First, the matter which has been affected by the black hole emits streams of particles that can reach us.
Secondly, the distortion of space surrounding a black hole can be detected by earthlings. The gravitational lens predicted by Einstein’s theory of relativity was repeatedly noted by astronomers near massive objects such as galaxies, black holes, or our sun.
And yet, even under ideal circumstances, it would be difficult to notice the dark monster approaching. In order for astronomers to detect a change in the radiation of the star, a black hole must pass exactly between the star and us, actually crossing its rays. But even in this case, we would need a lot of luck to notice this effect.
Finally, a black hole can have a gravitational effect on celestial objects: planets, stars, asteroids, and comets. Thus, we come to the original question: how far from the solar system would our hypothetical black star pass by?
The ‘judgment day’
Clearly, the closer the black hole is, the worse the outcome is for us. Imagine a sparrow flying through a spider web between the branches of trees. The close proximity to this monstrous black hole could alter planetary orbit or cause distortion of the entire solar system.
If the gravity exerted by the black hole changed our orbit around the sun to be closer, or, alternatively took it further away from it, there would be a possibility of catastrophic climate changes, tsunamis, typhoons, and earthquakes of an unprecedented magnitude.
In the worst case, the passing of a black hole in close proximity to us can launch us right in the scorching center of the sun, or knock us out of the solar system into the coldness of space.
As once the famous astrophysicist Neil Degrassi Tyson put in perspective,
“The day when a black hole ‘decides’ to pay a visit to our solar system will turn out to be a very disappointing experience“.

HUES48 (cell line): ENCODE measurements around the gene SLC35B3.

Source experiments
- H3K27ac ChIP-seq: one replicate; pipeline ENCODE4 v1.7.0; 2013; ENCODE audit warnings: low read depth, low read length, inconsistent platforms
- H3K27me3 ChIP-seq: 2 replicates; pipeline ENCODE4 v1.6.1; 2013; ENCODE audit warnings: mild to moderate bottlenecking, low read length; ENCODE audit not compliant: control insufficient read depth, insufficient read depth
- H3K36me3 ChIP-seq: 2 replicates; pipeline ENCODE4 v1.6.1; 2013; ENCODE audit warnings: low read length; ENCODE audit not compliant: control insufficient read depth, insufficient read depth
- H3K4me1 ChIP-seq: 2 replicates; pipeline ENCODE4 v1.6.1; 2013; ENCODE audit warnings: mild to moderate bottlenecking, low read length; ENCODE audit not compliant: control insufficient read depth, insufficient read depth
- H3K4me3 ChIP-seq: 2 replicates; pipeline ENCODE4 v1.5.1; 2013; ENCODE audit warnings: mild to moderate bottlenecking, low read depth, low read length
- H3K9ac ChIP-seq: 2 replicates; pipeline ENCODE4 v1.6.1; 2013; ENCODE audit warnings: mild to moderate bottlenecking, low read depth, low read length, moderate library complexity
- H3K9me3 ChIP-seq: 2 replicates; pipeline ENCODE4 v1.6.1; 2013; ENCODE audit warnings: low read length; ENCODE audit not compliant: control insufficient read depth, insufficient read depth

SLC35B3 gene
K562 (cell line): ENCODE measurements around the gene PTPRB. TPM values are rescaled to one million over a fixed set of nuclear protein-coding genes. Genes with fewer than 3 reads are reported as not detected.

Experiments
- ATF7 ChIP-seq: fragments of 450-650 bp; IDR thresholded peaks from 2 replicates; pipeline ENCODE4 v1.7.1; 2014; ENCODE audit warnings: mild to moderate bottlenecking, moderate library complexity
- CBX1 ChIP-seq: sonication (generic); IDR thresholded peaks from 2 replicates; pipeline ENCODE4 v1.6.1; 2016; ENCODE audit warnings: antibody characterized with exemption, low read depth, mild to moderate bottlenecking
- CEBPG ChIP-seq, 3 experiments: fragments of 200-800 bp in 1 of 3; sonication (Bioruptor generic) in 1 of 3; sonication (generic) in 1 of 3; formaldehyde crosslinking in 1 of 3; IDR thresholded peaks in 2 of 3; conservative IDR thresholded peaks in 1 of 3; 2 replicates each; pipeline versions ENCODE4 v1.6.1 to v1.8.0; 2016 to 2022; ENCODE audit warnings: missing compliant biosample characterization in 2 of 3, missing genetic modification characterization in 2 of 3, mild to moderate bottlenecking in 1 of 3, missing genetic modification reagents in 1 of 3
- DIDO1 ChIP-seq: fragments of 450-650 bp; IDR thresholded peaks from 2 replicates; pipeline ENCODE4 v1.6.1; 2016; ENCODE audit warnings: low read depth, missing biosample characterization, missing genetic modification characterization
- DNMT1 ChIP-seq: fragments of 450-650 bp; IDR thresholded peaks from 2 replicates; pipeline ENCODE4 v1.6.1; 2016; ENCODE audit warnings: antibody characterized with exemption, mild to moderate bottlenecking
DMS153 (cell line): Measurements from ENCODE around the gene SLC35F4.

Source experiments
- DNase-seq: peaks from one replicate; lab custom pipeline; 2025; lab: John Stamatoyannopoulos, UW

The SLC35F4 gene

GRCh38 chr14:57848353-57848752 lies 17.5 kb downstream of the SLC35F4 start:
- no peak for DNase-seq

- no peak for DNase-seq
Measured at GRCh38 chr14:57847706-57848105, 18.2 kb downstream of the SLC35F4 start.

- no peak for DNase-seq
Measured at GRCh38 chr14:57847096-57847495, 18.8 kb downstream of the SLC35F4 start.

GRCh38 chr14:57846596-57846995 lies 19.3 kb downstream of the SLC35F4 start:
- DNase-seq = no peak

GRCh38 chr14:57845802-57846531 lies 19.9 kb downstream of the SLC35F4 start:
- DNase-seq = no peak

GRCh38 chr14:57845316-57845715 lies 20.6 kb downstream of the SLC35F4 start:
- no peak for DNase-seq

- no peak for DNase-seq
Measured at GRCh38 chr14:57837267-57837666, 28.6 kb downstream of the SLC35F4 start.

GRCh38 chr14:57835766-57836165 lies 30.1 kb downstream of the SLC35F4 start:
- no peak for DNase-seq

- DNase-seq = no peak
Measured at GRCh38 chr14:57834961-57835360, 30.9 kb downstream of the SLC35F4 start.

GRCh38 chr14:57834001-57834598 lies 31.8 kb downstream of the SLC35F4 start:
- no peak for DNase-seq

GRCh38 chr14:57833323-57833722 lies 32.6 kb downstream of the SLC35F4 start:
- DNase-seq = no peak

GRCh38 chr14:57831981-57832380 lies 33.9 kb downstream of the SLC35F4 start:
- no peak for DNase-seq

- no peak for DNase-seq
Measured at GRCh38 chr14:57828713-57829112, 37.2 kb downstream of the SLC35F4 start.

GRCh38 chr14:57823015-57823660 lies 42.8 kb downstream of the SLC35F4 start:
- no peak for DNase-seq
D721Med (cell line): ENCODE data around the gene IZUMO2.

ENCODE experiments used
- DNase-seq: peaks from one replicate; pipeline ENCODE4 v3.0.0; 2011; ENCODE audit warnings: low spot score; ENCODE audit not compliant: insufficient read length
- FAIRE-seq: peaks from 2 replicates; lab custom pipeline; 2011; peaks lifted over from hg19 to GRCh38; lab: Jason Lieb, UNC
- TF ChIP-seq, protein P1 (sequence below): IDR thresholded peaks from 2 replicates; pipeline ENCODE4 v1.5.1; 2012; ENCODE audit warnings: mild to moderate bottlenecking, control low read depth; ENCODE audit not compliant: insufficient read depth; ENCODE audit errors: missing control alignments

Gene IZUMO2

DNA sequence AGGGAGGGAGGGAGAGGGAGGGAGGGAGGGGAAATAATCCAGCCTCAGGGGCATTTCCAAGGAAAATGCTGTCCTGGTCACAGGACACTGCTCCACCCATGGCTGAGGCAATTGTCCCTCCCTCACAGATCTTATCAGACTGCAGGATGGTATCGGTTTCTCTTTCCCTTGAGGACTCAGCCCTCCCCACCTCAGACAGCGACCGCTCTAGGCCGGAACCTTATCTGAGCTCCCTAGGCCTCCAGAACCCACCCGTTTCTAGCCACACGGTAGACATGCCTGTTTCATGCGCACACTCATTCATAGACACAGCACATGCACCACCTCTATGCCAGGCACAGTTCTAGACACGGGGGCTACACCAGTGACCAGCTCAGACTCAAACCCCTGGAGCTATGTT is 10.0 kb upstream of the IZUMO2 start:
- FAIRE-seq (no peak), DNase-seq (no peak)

Journey inside a black hole
Let us now imagine that our visitor was not just a black hole but a super-massive monster with an event horizon of more than five times bigger than our entire solar system. Naturally, such a giant could swallow us up with the sun and the planets just like a white shark can swallow an unfortunate tuna fish.
But will we be able to at least look inside the dark monster? Let’s suppose that we have created a kind of protective shield that protects the planet from any outside threats, including the monstrous gravity measured in millions of G’s. Earth would make its way down the spiral orbit towards the event horizon of an unwanted visitor.
In case if a giant black hole with a mass of five million suns appeared right in the center of our galaxy, we would have about 16 seconds to get down after crossing the event horizon, until we reach the singularity point.
During this travel, we would be able to see the stars because their light penetrates inside black holes, but distorted space and time would change them beyond recognition. It would seem to us as if we were looking through some kind of an unimaginable kaleidoscope.
Near the singularity point, the entire universe around us would shrink into a thin strip of glowing blue light, and then the remnants of what once was Earth would enter into a state of infinite distortion.